Industrial Heat Pumps to Pave Europe’s Path to Net Zero

Webinar photo

In Europe’s journey toward decarbonisation, heat pump technologies stand out as a leading solution for heating and cooling, promising a sustainable industrial energy transition. Heat accounts for a significant portion, approximately 60%, of energy consumption in Europe’s industrial sector. Compelling success stories showcased at the webinar “Sustaining Success of Industrial Heat Pumps – A Call to Action!” hosted by the European Heat Pump Association on 14 March make a strong case for adopting high-temperature industrial heat pumps.

This online event was orchestrated as part of three EU-funded initiatives: SUSHEAT, PUSH2HEAT, and SPIRIT, which are financed by Horizon Europe. These projects aim to foster the adoption of high-temperature heat pumps (HTHP) within the industrial sector.

Gathering top industry experts alongside an impressive turnout of 140 online participants, the webinar revealed ground-breaking developments in industrial heat pumps. It delved into the challenges and opportunities surrounding the integration of heat pumps in Europe, offering insights from both technology providers and end-users.

Arne Høeg, CEO of SUSHEAT partner Enerin, a pioneering manufacturer of high-temperature heat pumps from Norway, showcased at the webinar its novel HT-HP systems being developed under the SUSHEAT project. These innovative systems promise to revolutionize the technology by providing heating and cooling capacities of 400 kW to 800 kW, utilizing either steam or hot water with a supply temperature reaching 250°C. It’s worth noting that, as of now, no company has produced high-temperature heat pump systems with such capabilities and versatility in operation conditions.

If deployed on a large scale, this leading-edge technology holds immense potential to accelerate industrial decarbonisation.

“We have tested a heat pump with a steam generator for temperatures up to 200°C on the water output. A new tester for HTHP will be constructed at KTH Royal Institute of Technology in Stockholm, enabling us to handle temperatures of up to 250°C,” Høeg explained.


Photo: Arne Høeg, Enerin’s CEO presents the High-Temperature Heat Pump (HT-HP) technology during the webinar. 

In addition to exploring innovative heat pump technology by Høeg, Alessia Del Vasto, Senior Policy Officer at EHPA, shed light on the broader policy framework supporting decarbonisation efforts.

“Momentum for heat pumps is gaining traction. They are recognized as a key technology for industrial decarbonisation under the EU Net-Zero Industry Act published in 2023,” highlighted Del Vasto. “They provide highly efficient methods for harnessing renewable energy sources and recovering waste heat, particularly in sectors that have long relied on fossil fuels.”

However, despite these evident benefits, the heat pump sector grapples with various barriers. A significant hurdle in Europe’s journey towards widespread heat pump deployment is the existing regulatory framework, which poses challenges such as high electricity prices and initial uptake costs.

Addressing these challenges is paramount, as Del Vasto emphasized, “Reducing upfront costs and electricity prices is crucial to accelerating industrial heat pump deployment.” Additionally, challenges like complex integration into existing infrastructure, limited knowledge and trust in new technology, and the need for training and education also hinder the pace of heat pump adoption,” as Del Vasto pointed out.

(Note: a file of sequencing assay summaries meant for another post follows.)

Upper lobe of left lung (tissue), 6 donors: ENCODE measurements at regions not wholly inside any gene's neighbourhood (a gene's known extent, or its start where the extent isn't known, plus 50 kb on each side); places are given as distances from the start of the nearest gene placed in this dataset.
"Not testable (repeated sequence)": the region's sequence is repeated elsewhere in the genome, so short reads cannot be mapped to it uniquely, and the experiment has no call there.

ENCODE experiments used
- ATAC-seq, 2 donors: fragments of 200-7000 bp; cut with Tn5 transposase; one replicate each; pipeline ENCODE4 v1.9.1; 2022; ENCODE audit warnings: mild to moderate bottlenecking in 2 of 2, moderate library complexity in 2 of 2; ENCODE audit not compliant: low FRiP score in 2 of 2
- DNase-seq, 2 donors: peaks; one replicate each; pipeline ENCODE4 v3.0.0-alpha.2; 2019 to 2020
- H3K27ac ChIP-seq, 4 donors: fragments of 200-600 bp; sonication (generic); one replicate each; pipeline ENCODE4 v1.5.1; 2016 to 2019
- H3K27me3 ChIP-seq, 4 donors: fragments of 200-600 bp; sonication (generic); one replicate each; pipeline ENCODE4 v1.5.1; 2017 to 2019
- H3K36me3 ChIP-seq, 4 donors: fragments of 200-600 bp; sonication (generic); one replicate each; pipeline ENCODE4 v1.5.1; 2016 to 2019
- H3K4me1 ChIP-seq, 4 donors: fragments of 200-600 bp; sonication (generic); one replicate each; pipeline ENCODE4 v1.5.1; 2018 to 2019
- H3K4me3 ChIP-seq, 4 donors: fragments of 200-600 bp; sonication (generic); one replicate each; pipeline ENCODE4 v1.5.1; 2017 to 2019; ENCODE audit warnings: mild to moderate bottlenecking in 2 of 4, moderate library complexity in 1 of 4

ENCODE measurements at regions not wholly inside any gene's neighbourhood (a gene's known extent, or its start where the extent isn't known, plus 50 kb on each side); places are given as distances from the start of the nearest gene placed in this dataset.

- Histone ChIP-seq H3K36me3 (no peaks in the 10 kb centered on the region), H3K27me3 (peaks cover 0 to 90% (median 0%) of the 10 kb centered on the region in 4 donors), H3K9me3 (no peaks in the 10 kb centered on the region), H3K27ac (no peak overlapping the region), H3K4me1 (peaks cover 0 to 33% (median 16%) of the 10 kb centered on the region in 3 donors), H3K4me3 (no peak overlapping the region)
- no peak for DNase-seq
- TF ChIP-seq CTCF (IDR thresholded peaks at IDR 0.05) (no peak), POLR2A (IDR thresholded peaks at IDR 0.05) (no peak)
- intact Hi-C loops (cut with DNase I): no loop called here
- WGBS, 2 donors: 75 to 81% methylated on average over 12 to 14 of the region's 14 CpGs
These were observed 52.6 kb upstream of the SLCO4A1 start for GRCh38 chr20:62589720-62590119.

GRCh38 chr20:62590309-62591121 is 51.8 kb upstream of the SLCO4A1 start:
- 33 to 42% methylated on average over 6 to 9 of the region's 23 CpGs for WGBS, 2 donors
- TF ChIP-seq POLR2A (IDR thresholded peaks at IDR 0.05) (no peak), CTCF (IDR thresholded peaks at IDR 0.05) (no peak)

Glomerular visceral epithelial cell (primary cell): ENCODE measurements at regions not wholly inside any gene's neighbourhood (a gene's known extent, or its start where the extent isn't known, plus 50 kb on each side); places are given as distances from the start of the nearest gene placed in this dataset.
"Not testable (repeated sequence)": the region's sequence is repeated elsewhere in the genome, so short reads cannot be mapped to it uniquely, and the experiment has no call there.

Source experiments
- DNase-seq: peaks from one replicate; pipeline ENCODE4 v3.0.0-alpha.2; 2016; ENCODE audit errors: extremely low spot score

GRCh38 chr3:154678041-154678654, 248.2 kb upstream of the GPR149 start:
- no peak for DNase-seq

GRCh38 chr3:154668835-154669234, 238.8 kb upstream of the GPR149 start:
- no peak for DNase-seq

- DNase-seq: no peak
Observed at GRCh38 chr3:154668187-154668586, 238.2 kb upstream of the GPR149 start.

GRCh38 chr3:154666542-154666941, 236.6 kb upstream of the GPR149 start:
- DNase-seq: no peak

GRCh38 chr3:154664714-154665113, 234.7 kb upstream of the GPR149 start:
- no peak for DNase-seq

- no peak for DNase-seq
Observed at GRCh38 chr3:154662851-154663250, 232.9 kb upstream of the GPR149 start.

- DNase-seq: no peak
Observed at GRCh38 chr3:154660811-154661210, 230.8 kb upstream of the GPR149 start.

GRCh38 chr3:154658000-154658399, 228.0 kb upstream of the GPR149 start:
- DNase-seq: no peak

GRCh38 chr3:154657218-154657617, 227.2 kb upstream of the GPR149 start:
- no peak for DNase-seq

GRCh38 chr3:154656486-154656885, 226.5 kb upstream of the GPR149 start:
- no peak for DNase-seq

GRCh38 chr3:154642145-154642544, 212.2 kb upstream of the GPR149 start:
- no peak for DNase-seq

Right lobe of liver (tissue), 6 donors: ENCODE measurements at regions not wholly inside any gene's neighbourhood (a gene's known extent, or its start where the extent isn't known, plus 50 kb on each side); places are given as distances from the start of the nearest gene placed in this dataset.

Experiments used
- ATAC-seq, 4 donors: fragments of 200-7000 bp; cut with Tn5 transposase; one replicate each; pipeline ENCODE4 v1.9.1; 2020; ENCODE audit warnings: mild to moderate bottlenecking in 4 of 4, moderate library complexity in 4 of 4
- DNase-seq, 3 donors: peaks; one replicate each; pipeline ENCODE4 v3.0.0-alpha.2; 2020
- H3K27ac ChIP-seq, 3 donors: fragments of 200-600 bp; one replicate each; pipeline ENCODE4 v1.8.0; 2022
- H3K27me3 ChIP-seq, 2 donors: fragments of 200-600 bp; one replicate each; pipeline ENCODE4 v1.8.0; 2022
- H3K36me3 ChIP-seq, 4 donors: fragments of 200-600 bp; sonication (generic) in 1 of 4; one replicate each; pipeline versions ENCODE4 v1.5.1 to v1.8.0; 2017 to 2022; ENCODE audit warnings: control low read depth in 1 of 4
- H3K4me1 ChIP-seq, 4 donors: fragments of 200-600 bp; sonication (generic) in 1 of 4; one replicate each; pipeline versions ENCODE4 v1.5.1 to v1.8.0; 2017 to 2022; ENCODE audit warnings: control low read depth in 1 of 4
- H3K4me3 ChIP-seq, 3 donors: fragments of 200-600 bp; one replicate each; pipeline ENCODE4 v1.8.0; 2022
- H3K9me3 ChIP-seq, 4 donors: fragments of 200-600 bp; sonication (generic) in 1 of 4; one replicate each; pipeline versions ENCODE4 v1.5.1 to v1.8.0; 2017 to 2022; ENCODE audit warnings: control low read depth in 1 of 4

Building on Del Vasto’s insights, Cordin Arpagaus, Senior Research Engineer at OST—Eastern Switzerland University of Applied Sciences, offered a detailed overview of the latest developments in the European industry. He confirmed the expanding global market for high-temperature heat pumps driven by high energy demand and decarbonisation efforts.

“Currently, 37% of the process heating demand in the European industry is met by low-temperature heat pumps with a maximum capacity to supply temperatures up to 180oC. There is a noticeable shift in demand towards high-temperature heat pumps capable of delivering temperatures above 200oC while maintaining a low GWP (global warming potential),” Arpagaus noted.


To meet this market demand, Enerin’s HoegTemp heat pump, which can deliver reliable and flexible industrial heat up to 200 °C (250 °C in the future), will undergo testing and validation under the SUSHEAT project in 2025. Several sectors, including the chemicals, paper, and food industries, have already been benefiting from Enerin’s high-temperature pumps, albeit at lower temperatures.

While addressing the growing demand for high-temperature heat pumps, companies like Pelagia are actively implementing innovative solutions to reduce CO2 emissions and improve energy efficiency. Pelagia, a leading producer of pelagic fish products and a partner of the SUSHEAT project, is one of the end-users of Enerin’s heat pumps in producing a wide range of products, from frozen fish to fish meal and fish oil.

“At Pelagia, our objective is not only to minimize costs and energy consumption in our fish meal factories but also to significantly reduce CO2 emissions,” explained Eirik Anfindsen Solberg, Pelagia’s Technical Manager.

“We are currently finalising the installation of an HT-HP system, which is set to decrease Pelagia’s annual CO2 emissions by 3,500 tonnes while improving energy efficiency,” Solberg concluded.”

The SUSHEAT project, uniting 14 partners specializing in energy, AI, equipment manufacturing, and academia, is geared towards enabling the practical application of its expected low-carbon heat solutions for commercial success.

The recording of this webinar is available here, and you can find the slides from the speakers here.

Watch the webinar recording

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